Tommy Conway - Physiotherapist
So after having a third knee surgery in February, it was about time I sorted my lower limbs out and decided to dedicate the next few months to fix all my ailments. It has been an interesting injury and wasn't easy to get better but was very rewarding in what I am learning from it. This brings me onto the heading of the Blog “ Are you feeling what you are meant to feel?”.
After traveling to Nebraska in December to complete the PRC exam, one point kept sticking in my head “can your clients feel what you want them to feel?”. So you give them single leg deadlift, single leg squat and all they feel is the calf. Well they are a hamstring and quad exercise and your client is just getting the calf, so they are not feeling what they are meant to feel, hmmm what’s going on?. This was also the case with me post operation as I was doing lunges walking forward my left (unaffected and 3 cm bigger in quad bulk) was burning whilst my right (operated leg) was asleep and felt I could lunge forever on it. Over the next two days I would have left leg DOMS but no right leg DOMS. I have seen this more and more with knee injuries and post-surgery, the operated leg does not fatigue when it should if anything it's feeling stronger.
So what’s going on?
Mostly after surgeries, the issue within the joint is resolved but the pattern or position that the joint was in pre-op is not resolved and we have to figure that out first. So where to start? Let's start with stance.
Stance is the most underrated exercise that we use. It really is one of the most important things when rehabbing clients. When treating a young GAA player post patella tendon (Right knee) rupture who has significant atrophy of the Quadriceps and VMO in particular. His surgeon was obsessed with getting that VMO back and he had spent months doing knee extensions but it didn’t grow. When asked the question “ what do you feel when doing the knee extensions?” he replied “ the tendon”. So we spent an hour going through an assessment and then exercises for the VMO and quad but it was all tendon, I through the kitchen sink at it but no good. I had failed but decided to give it another go next week and work on it together. When he was leaving and his mother was paying he was standing at the desk and put his left foot in front of his right, he had about 15 degrees right knee bend two hands on the reception desk and I was watching from my room (with two doors open its a clean view to reception) and there it was winking at me the VMO - he was in right stance and that's what I missed. We should always get stance first because it's the first thing you lose.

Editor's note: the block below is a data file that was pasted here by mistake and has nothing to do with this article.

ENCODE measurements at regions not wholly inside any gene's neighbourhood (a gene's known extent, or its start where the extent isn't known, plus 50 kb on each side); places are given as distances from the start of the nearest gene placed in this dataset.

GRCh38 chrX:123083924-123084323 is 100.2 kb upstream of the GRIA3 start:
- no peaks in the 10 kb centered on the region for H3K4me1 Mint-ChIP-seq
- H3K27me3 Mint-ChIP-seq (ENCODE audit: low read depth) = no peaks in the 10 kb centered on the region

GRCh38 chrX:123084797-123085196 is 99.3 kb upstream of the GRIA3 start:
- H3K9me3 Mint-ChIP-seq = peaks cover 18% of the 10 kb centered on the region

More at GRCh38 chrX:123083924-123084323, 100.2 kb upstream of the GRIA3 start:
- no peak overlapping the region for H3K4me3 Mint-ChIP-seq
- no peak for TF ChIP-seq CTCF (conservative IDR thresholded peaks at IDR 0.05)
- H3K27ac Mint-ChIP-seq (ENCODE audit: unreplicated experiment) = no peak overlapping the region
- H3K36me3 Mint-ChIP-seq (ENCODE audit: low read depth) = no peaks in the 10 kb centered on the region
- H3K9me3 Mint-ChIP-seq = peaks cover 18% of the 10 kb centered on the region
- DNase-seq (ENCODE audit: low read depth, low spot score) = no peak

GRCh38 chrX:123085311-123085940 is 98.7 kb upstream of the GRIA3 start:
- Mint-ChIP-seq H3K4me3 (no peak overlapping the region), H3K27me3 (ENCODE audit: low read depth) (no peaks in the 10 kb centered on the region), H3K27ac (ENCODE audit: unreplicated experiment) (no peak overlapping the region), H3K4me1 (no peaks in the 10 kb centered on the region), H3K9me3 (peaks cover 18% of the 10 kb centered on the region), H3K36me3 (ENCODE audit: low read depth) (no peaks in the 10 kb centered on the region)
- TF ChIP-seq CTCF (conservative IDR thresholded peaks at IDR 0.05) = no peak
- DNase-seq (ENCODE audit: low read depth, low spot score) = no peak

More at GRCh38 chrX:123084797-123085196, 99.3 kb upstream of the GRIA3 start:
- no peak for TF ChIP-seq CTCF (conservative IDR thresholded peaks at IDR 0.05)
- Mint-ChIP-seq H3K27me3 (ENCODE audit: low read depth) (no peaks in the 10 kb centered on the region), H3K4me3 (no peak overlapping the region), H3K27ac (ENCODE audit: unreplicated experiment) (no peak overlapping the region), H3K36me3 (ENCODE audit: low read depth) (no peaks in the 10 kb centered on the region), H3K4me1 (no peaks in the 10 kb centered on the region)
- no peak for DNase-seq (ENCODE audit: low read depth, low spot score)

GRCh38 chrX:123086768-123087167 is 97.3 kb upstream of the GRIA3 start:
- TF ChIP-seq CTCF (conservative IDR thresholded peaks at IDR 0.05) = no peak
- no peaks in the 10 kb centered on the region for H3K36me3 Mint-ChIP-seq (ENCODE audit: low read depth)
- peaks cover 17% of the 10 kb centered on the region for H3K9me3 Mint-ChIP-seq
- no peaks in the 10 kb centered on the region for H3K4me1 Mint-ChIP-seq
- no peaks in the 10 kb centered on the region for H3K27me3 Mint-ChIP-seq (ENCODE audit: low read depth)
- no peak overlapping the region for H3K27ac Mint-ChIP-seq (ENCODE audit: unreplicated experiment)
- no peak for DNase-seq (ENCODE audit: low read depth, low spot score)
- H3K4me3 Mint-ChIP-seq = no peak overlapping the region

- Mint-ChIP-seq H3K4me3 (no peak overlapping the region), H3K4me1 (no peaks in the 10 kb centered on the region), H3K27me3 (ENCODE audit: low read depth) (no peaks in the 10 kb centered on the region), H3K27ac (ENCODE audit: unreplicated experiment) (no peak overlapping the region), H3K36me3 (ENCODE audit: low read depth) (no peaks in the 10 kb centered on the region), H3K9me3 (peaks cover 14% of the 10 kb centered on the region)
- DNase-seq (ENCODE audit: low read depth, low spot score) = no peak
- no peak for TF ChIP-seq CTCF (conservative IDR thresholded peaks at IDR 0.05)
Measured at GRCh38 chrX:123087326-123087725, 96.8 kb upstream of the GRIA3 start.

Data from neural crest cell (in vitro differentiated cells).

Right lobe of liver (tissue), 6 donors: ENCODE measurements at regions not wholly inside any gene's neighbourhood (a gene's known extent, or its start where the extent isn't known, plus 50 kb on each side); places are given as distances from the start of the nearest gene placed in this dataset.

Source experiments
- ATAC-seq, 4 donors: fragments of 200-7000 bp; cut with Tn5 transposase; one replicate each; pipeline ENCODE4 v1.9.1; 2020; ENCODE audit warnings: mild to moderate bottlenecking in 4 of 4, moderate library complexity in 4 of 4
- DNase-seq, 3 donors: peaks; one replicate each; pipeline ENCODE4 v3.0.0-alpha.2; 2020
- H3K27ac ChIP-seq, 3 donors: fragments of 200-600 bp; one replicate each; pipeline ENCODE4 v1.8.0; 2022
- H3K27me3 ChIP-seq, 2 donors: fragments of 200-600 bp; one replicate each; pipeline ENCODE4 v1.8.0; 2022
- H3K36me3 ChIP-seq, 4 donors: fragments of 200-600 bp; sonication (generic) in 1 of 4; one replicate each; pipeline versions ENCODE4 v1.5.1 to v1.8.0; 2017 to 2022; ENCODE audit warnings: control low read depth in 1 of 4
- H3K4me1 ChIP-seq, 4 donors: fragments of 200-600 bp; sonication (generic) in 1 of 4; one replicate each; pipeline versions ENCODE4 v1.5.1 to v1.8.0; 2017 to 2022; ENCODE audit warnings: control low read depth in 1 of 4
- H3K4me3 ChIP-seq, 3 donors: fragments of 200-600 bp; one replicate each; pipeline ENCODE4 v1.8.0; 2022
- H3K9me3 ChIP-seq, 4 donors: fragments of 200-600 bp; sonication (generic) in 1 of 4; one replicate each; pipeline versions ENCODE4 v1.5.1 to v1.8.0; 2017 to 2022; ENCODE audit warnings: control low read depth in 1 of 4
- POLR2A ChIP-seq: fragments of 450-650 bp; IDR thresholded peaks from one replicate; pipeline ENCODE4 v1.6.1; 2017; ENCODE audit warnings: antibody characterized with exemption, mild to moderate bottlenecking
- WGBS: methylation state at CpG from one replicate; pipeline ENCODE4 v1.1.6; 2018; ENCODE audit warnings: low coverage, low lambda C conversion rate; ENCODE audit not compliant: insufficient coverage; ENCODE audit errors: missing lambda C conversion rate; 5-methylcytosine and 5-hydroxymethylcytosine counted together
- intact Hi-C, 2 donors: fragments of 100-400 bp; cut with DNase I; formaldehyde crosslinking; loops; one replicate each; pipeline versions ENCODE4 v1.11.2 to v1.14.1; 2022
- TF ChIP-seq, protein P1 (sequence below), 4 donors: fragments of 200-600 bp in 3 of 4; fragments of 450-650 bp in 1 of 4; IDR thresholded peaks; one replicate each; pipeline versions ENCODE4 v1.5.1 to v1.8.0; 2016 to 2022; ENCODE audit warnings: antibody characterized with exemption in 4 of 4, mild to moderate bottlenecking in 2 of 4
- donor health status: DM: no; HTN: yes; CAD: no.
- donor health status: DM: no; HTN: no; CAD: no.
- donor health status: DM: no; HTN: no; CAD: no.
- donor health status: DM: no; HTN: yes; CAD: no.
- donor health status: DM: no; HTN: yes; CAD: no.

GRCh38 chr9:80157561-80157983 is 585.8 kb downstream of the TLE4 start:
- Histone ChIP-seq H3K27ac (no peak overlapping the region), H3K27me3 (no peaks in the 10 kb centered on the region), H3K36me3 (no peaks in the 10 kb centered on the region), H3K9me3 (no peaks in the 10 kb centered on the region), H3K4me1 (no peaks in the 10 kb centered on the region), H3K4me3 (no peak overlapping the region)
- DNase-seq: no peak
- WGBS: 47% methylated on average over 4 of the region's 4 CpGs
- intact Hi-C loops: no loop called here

Breaking down stance:
What to look for in stance and all exercises
Which way is the
1: Sternum: Thorax is 50% bodyweight you need to own that first
2: Zipper: It will tell you which way your pelvis is going
3: Shoulder height - it will dictate how well you can hip hike.
Stance reposition 1:
Stance reposition 2: Use a book as it will allow for a hip hike
NOTE: These positions are where I feel the muscles recruiting more and also fit the mold of PRI patterns. What alters these patterns is a pathology.
Let's break down the lunge for instance - Right foot forward lunge with left leg trailing, whats going on at the quads?. Right quad is concentric shortening whilst the left leg is eccentrically lengthening and loading. If you lunge with the right leg and feel left quad you need to figure out how to get that left quad to let go or you will never load the right side properly. This is so important for field sports athletes as this position mirrors running mechanics and change of direction. For example, if when playing the left quad that has being been holding you up during your 3 - 9-month rehab is taken away (slips, stuck in the ground) you have a right quad trying to slow down a knee that does not know how to without help from its left quad friend.
Right quad loading Lunge position:
Right lunge with right side rotation of t spine = left rotation of pelvis
Zipper to left rib cage to the right
Right Lunge with rotation and counterweight
Counterweight will mean sternum turns right
Left shoulder lower
Right Lunge with counterweight + right intercostal lengthening
counterweight will mean sternum turns right
Left shoulder lower + right intercostal stretch
The wall Squat:
A staple of most knee rehab programmes and I use to loathe it but I have recently started using it again. The reason I use to loathe it is because I couldn't get people to “feel what they were meant to feel”. So here is some simple fixes of the wall squat.
Left quad wall squat
Zipper left using foam roller
Left quad wall squat + Loaded
Left shoulder lower
Left quad wall squat on book + loaded
Left shoulder lower
Left hip hike
Thanks for reading and next week I am breaking down fixes for a single leg deadlift and glute bridge